with exposure to a given agent (or, for example, to deployment). A cohort study starts with people who are free of a disease (or other outcome) and classifies them according to whether they have been exposed to the agent of interest. It compares health outcomes in people who have been exposed to the agent in question with those who have not.
Cohort studies can be prospective or retrospective. In a prospective cohort study, investigators select a group of subjects and determine who has been exposed and who has not been exposed to a given predictor (independent) variable. They then follow the cohort to determine the rate or risk of the disease (or other health outcome) in the exposed and comparison groups.
A retrospective (or historical) cohort study differs from a prospective study in temporal direction; investigators look back to classify past exposures in the cohort and then track the cohort forward to ascertain the rate of disease.
Cohort studies can be used to estimate a risk difference or a relative risk, two statistics that measure association between the exposure groups. The risk difference, or attributable risk, is the rate of disease in exposed persons minus the rate in unexposed persons, representing the number of extra cases of disease attributable to the exposure. The relative risk is determined by dividing the rate of those who develop the disease in the exposed group (for example, the deployed group) by the rate of those developing the disease in the nonexposed group (for example, the nondeployed group). A relative risk greater than 1 suggests an association between exposure and disease onset; the higher the relative risk, the stronger the association.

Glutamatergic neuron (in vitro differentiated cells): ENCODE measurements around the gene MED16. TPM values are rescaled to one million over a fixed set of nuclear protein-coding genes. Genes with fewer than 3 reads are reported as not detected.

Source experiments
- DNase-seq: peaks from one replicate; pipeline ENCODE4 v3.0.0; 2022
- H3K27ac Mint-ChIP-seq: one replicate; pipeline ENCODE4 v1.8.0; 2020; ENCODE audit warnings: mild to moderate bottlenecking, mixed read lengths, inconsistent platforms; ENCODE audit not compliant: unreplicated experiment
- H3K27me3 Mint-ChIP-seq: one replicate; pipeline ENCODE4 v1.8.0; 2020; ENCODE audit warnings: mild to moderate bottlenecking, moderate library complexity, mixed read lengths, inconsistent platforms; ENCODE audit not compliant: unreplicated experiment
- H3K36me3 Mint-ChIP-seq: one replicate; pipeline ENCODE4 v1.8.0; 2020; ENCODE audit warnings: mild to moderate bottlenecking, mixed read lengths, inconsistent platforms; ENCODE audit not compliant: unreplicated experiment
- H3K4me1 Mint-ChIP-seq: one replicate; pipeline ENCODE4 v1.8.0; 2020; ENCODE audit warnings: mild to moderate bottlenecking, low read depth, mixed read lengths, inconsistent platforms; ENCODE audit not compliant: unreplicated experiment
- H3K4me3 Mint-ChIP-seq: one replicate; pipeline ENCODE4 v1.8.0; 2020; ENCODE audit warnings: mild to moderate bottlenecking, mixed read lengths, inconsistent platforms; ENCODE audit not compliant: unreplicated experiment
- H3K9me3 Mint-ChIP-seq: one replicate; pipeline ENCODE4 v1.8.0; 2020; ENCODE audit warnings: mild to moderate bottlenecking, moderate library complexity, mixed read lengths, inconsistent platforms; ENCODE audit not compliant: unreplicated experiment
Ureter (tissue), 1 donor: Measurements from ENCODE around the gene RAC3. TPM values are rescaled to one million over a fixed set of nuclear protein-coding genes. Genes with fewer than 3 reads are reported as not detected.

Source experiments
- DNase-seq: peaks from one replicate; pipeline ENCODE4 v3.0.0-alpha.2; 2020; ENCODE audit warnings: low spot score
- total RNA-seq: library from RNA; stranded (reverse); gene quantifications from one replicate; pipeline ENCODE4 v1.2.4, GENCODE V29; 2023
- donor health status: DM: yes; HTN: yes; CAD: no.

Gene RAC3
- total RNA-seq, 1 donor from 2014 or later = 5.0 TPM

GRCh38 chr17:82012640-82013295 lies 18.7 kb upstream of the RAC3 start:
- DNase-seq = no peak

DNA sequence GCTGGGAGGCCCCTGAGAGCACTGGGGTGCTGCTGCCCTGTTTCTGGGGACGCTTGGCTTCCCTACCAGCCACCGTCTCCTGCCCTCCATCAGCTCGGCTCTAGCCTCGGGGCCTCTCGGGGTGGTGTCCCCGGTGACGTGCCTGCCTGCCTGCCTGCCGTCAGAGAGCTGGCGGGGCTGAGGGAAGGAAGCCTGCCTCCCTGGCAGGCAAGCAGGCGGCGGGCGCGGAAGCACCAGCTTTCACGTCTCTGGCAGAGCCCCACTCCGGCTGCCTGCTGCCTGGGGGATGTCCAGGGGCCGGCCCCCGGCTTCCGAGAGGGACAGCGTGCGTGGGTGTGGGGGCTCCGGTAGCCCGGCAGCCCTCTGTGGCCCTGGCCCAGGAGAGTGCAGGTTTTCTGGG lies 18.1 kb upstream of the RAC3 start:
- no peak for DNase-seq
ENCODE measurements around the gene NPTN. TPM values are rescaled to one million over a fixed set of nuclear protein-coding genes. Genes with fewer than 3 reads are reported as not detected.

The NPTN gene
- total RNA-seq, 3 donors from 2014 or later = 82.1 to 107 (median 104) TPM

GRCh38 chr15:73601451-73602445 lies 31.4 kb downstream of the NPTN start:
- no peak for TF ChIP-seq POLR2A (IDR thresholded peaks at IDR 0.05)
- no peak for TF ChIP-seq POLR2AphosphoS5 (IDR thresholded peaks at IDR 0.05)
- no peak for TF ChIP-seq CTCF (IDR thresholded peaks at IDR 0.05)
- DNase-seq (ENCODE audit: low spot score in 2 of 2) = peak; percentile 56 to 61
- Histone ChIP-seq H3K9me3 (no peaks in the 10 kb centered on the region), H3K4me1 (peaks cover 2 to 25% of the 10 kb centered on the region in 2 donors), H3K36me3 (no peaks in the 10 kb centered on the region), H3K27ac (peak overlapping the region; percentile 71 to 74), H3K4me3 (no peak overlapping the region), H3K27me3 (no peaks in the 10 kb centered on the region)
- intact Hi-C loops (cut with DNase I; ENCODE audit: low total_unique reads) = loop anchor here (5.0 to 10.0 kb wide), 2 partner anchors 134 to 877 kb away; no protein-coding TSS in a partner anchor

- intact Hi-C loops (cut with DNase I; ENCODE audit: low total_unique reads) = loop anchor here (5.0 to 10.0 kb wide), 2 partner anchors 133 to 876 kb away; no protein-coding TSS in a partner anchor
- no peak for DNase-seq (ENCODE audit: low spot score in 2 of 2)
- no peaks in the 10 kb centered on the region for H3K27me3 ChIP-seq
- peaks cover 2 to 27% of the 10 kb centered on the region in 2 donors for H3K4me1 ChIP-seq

Cohort studies have several advantages and disadvantages. Generally, the advantages outweigh the disadvantages if the study is well designed and executed. The advantages of cohort studies include the following:
The investigator knows that the predictor variable preceded the outcome variable.
Exposure can be defined and classified at the beginning of the study and subjects can be selected based on exposure definition.
Information on potential confounding variables can be collected in a prospective cohort study so that they may be controlled in the analysis.
Rare or unique exposures (such as Gulf War exposures) can be studied, and the investigators can study multiple health outcomes.
Absolute rates or risk of disease incidence and prevalence can be calculated.1
Disadvantages of cohort studies include the following:
They are often expensive because of the long periods of followup (especially if the disease has a delayed onset, for example, cancer), attrition of study subjects, and delay in obtaining results.
They are inefficient for the study of rare diseases or diseases of long latency.
Incidence is the occurrence of new cases of an illness or disease in a given population during a specified period. Incidence rate uses person-time in the denominator and cumulative incidence uses number of people at risk in the denominator. Prevalence is the number of cases of an illness or disease existing in a given population at a specific time.